Small caps may be losing some sizzle, but that doesn't necessarily mean investors should bail on the asset class all together.
After outperforming the broader market for the past 12 months, the Russell 2000 Index, the most popular broad index of small caps, has pulled back in recent days. While it's been a choppy week overall, the Russell 2000 is down more than the major US markets like the S&P 500 and the Nasdaq.
With a median value of $740 million, stocks in the Russell 2000 have been dragged down by drops in risky but booming stocks in biotechnology and social media. As the valuations of these small companies have soared, some are beginning to wonder if there's too much speculation of future growth and profits that won't materialize.
The iShares Nasdaq Biotechnology ETF, for example, has plummeted over 9% since last week after surging over 20% earlier in the year.
Marc Roberts, who helps manage $1.9 billion for Fenimore Asset Management, loves small caps, but is wary of the Russell 2000 index. He said that the index trades at a lofty 25 times earnings and that 17% of its companies had negative earnings last year. Among them are many hot biotechnology firms that so far haven't turned a profit and are dependent on not-yet-approved drugs.
"Profitable companies have become a smaller part of the index," he said.
And it's not just biotech. One of the most well known small caps is Yelp (Yelp), the restaurant and consumer business review site. It has tanked around 6% this week, even though it's up 230% in the past year.
Small companies are often seen as an indicator of where the market -- and the broader economy -- is headed. These "little guys" tend to be the first to feel the effects of swings in everything from labor and material costs to interest rate moves.
Still, many advisors recommend owning small caps as part of a healthy diversification strategy. And that's why investing in this type of asset class may mean checking conventional investing wisdom at the door.
Whereas purchasing a low cost index fund that tracks the S&P 500 is a widely recommended tactic, buying an index fund tied to the Russell 2000 necessitates more comfort with market swings. It could leave investors saddled with risky stocks, Roberts said.
That's why he argues for old school stock picking when it comes to small caps. There are still great plays, but investors have to be selective. He likes some of the regional banks and real estate investment trusts in the Russell 2000. "In some of these small names there's an opportunity to dig deeper and find hidden gems that the broader market isn't doing much work on," he said.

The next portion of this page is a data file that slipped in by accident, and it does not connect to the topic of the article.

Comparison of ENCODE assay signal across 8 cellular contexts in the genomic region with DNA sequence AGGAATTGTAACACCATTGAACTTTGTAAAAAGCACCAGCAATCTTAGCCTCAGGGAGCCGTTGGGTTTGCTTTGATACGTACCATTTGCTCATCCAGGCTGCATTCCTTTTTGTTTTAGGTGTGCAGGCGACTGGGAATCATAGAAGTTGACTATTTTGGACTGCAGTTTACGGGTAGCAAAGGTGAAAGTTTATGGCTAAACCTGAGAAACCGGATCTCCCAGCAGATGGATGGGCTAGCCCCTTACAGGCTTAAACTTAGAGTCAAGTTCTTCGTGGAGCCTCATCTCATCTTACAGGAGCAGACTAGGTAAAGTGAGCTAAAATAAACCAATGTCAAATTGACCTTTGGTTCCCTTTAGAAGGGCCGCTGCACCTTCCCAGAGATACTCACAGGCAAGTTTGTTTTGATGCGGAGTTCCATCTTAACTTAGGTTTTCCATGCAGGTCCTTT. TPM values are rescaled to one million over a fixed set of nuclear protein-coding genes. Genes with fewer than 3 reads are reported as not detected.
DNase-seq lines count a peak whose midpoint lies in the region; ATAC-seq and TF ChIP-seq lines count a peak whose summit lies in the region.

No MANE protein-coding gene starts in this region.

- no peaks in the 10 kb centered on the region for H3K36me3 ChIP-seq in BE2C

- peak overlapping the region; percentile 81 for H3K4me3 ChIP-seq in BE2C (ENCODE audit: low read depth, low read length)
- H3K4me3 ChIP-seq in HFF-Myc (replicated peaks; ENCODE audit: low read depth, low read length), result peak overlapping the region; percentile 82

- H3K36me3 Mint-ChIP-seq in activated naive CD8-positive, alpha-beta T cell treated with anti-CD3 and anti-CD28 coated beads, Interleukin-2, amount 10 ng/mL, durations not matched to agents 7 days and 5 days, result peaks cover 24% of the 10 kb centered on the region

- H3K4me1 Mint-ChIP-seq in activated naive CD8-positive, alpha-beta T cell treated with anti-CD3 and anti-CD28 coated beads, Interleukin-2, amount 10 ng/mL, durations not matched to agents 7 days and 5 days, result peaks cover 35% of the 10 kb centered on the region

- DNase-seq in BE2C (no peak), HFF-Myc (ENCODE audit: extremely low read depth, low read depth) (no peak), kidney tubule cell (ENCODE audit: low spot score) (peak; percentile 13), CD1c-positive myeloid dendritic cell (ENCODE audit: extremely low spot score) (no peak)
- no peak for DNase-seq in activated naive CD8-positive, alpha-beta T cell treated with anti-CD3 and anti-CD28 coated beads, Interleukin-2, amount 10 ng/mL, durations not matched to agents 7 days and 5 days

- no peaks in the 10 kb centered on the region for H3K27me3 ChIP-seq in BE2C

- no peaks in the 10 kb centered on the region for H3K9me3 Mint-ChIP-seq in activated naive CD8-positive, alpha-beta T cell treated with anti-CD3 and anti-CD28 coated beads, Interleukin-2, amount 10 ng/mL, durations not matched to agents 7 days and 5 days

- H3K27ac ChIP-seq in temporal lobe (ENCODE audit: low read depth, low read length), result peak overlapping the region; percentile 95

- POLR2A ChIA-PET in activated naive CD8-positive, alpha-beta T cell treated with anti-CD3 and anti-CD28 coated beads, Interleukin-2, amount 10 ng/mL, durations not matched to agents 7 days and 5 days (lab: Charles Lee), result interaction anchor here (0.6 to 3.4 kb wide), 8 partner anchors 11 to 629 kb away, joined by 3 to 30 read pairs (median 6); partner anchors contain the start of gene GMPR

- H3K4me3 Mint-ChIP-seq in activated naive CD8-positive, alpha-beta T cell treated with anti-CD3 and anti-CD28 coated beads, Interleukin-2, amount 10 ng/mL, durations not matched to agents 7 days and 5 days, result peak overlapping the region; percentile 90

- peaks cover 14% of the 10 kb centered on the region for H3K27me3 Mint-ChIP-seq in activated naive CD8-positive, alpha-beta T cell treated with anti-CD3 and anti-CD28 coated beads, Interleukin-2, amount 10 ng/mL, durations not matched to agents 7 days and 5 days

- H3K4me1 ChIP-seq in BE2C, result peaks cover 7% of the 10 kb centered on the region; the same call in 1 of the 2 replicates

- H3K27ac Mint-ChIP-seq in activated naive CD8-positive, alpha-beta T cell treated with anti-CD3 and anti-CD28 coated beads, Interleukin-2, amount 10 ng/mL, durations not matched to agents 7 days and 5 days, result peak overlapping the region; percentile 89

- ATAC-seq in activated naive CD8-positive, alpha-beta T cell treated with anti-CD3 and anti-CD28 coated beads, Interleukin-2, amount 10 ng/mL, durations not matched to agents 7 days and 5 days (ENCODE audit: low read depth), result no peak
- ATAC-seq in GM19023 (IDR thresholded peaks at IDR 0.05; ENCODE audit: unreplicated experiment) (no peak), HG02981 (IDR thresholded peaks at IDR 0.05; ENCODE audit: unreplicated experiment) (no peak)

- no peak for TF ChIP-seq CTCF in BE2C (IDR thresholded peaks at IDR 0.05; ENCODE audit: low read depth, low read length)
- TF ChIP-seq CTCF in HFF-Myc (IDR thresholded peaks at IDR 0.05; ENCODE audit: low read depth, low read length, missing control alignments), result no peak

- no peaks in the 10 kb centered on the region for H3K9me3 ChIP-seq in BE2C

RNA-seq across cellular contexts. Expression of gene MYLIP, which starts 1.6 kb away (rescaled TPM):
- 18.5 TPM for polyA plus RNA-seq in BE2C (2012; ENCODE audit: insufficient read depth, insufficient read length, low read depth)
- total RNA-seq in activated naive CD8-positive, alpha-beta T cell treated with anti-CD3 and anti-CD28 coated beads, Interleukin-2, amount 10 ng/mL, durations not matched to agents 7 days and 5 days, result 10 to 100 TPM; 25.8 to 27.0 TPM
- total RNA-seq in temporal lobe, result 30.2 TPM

But Seth Reicher of $2.2 billion Snyder Capital Management in San Francisco doesn't think small caps are overheating. He argues that once negative earnings are stripped out, the Russell 2000 is trading at 19 times earnings. That's still a bit lofty, but only slightly above the roughly 15.5 for the S&P 500.
Another issue with small caps is the Fed's winding down of the stimulus. It's not a coincidence that small caps have suffered since Janet Yellen's comments last week. That's because a lot of small firms took advantage of the Fed's easy money and low rate policies to borrow heavily. Such examples include energy companies, which Reich said make up 5-6% of the Russell 2000. He said the energy sector took on debt in recent years to fund exploration, which may or may not have born fruit.
REITS, real estate investments, could also be sensitive to rising rates because they rely on obtaining mortgages to make acquisitions. But conversely, small cap regional banks and insurance companies could get better returns if they're lending money at higher rates.
As for high-flying biotechnology small caps, Reicher feels they're too unpredictable, so he's steering clear. "You're buying them on a little bit of a hope and a prayer," he said. "People are renting the stocks, not owning them."
Yelp (YELP) is getting bad reviews from investors Thursday after reporting a wider quarterly loss.
The company, , which provides user-generated reviews of local businesses, has been making a big push to expand into other countries but that costs money. Sales and marketing expenses jumped 59% in the latest quarter.
That's a tough pill for investors to swallow when they're looking for a profit.
Shares are down 5% today and have slid some MORECatherine Tymkiw - Feb 7, 2013 1:19 PM ET
Facebook's stock surged more than 19% Wednesday, marking its best one-day gain since the company went public by far, as investors welcomed a healthy boost in sales.
The social media giant delivered third-quarter sales of almost $1.3 billion when it reported earnings after the closing bell Tuesday. That's up 24% from a year earlier.
In particular, investors were impressed by Facebook's ability to earn about $150 million from mobile, accounting for 14% MOREHibah Yousuf - Oct 24, 2012 4:01 PM ET
Yelp (YELP) shares jumped nearly 10% Wednesday after the company, which provides user-generated reviews of local businesses, announced plans to buy a European rival.
The rally came as companies across the social media "ecosystem" basked in the glow of Facebook's second quarterly report as a public company. Facebook's third-quarter earnings topped forecasts, and investors were impressed with the social network's ability to make money off users that access the social network MOREBen Rooney - Oct 24, 2012 12:56 PM ET
At this rate, Groupon (GRPN) may never get back to a $6 billion market value. That number, in case you forgot, is what Google (GOOG) reportedly offered to buy Groupon for back in 2010. Groupon went public instead.
Shares of Groupon plunged 23% Tuesday to a new all-time low after the company reported revenues that missed forecasts and sluggish guidance after the bell Monday. Groupon's market value is now below $4 MOREPaul R. La Monica - Aug 14, 2012 10:22 AM ET
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